Protests and demonstrations calling for social justice have continued across the country for months now, including here in New Orleans. Every night, groups in neighborhoods throughout the city come together at 6 p.m. on-the-dot to silently kneel, sit or stand for nine minutes to demand justice for George Floyd, who was murdered by police officers in late May, and to show solidarity for the Black Lives Matter movement.
“The Kneeling for 9 Minutes movement is bringing together neighbors from all walks of life and various backgrounds who all want to see our country make more progress toward ending systemic racism and creating a more just and equitable society,” said resident Angie Breidenstine, an organizer of one of the Uptown nightly vigils. “Meeting every night is a way to keep the issues visible and central–for ourselves and for our community.”
Purposely gathering on neutral grounds during high-traffic hours at main intersections—such as Oak Street at Carrollton Avenue, Magazine Street at Napoleon Avenue, and Bonnabel Boulevard at Metairie Road — the demonstration is blatantly visible to the hundreds of cars that pass each evening.
While some respond with snickers and shouts of opposition from rolled-down windows, most responses come in forms of car honks and chants of support.
The nightly movement began in June in a Gentilly neighborhood. Colette Delacroix and her neighbors felt it important to participate in the protests happening in response to the killing of Floyd and other acts of police brutality. However, they had concerns about the spread of COVID-19 and increased susceptibility due to underlying health conditions.
Instead of attending the crowded protests, Delacroix began safely kneeling in her front lawn every evening at 6 p.m. and sent out an email en masse to friends, neighbors and out-of-state family, urging them to do the same. Her Gentilly neighbors began to join her, and others brought her message to various neighborhoods throughout the city.
Currently, the vigils are held at
- Oak Street at Carrollton Avenue (6 p.m. daily)
- Magazine Street at Napoleon Avenue (6 p.m. daily)
- 4527 Annette St. (6 p.m. daily)
- 2372 St. Claude Ave. (6 p.m. daily)
- The Riverfront at Woldenberg Park (every Friday at 6 p.m.)
- Bonnabel Boulevard at Metairie Road (every Sunday at 6 p.m.)
Delacroix admits that although seeing the movement pick up in different locations across the city boosts her spirit, she still feels troubled about the current events that have taken place since she began kneeling almost three months ago.
“It helps my heart, but the way I see it, a young man was shot seven times in the back,” she said about the recent police shooting of Jacob Blake in Wisconsin, “and then, people trying to protest it got shot by a young white man that high-fived police officers.”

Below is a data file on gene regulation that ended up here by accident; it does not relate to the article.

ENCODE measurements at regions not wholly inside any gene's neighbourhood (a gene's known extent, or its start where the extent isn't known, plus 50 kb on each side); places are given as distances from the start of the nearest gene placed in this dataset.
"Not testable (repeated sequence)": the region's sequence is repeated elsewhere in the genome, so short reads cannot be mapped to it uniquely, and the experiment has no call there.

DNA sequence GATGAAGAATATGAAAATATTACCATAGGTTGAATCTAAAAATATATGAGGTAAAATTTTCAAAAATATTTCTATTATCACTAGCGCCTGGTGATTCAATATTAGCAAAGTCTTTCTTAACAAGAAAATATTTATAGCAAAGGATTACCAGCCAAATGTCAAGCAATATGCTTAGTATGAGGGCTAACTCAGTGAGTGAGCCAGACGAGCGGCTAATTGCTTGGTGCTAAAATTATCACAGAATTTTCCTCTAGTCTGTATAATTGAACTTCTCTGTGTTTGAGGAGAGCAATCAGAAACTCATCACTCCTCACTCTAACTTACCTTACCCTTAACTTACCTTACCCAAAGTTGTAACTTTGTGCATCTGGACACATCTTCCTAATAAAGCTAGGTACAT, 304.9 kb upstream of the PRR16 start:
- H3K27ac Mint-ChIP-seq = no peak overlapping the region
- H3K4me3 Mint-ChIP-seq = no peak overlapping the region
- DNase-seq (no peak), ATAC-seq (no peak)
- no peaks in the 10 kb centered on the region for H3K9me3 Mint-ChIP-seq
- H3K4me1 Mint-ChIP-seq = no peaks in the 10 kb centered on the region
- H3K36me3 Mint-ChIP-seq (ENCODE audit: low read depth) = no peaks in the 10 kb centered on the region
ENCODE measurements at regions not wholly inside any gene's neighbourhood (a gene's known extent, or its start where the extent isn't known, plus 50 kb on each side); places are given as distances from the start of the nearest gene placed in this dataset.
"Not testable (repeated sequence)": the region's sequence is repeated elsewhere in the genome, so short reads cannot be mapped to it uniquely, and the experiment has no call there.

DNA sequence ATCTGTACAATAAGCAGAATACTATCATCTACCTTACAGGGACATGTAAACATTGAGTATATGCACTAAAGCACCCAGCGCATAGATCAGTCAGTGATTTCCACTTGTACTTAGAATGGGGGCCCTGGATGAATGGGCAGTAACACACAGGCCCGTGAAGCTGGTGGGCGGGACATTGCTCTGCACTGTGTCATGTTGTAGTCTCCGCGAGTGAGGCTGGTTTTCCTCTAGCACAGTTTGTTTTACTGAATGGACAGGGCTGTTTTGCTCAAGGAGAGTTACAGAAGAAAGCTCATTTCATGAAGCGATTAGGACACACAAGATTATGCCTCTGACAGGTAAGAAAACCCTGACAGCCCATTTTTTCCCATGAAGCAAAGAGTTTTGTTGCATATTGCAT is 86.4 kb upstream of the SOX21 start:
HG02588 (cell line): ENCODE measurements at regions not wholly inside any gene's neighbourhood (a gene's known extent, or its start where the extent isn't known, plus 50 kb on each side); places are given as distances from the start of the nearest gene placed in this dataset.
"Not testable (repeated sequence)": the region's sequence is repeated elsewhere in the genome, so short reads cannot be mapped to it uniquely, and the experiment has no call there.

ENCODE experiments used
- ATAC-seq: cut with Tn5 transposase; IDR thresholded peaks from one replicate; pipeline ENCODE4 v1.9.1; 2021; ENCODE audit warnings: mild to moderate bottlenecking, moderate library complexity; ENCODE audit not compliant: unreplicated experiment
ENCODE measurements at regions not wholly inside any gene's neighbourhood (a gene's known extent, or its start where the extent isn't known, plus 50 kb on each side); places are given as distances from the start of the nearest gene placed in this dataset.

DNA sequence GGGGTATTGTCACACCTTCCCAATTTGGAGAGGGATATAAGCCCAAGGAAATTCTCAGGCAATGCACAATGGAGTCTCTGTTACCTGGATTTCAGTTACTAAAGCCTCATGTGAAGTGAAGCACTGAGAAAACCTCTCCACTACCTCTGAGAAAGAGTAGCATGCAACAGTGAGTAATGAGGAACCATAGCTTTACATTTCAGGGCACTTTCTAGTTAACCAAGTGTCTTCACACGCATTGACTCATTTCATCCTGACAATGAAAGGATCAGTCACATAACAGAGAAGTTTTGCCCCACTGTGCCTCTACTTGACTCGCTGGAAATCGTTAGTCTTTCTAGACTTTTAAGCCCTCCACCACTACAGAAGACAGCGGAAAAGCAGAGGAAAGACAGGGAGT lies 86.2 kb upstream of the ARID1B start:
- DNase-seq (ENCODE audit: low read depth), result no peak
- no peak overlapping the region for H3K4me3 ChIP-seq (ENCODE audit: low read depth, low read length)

She added that although it is emotionally difficult, she continues her commitment to kneel in solidarity, specifically on the anniversary of Martin Luther King’s “I Have a Dream” speech (Aug. 28), on the anniversary of hurricane Katrina, which disproportionately affected Black New Orleans residents (Aug. 29), and on the three-month anniversary of the first day that she began to kneel in her yard (Aug. 30).
Ione James has been a social rights activist in New Orleans since losing her 2-year-old son to gun violence in 1978. In recent years, she has persistently advocated for the mandatory use of body cameras within the Jefferson Parish Sheriff’s Department. She also feels that change begins by drawing attention to issues with visible activism.
“I think that we have to do something concerning social injustice. We have to raise awareness, but we have to do more than just raise awareness. We are in dire need of reform,” she said. “This is part of it, but the biggest part is policy change. These things have to be treated aggressively until we get unity, satisfaction and justice for all.”
James said that she attends the kneeling vigil at the Oak Street location every single evening.
Organizers encourage those that may want to participate in the Kneeling for 9 Minutes movement, but don’t see an established gathering point near them, to start one in their own neighborhood.
Breidenstine attended her first kneeling vigil on Oak and South Carrollton one night in June after reading about it in an article. Although she wanted to continue to participate and express solidarity, she wouldn’t be able to travel to that location every evening. So she decided to see if people in her neighborhood would be interested in starting a nightly vigil in their area.
One Saturday and Sunday, Breidenstine posted an announcement online and put fliers in people’s mailboxes. The first vigil on Napoleon Avenue at St. Charles Avenue was on June 15, two days after the announcement, and about 50 people attended in support.
“Anybody can initiate this in their neighborhood!” she suggested. “Try posting on Nextdoor and/or in a neighborhood group on Facebook, put fliers in mailboxes, email or talk to your networks, and consider putting fliers up in supportive neighborhood businesses. Once you’re out there, people will start seeing and hearing about it and more people will join you.”
The nightly vigils are scheduled to continue through the November presidential election with future discussions planned surrounding how the groups will move forward with advocacy afterwards, whether in the same and/or different forms. For more information and updates, join the Kneeling for 9 Minutes for Black Lives Matter Facebook group. See more vigil photos by Camille Barnett below.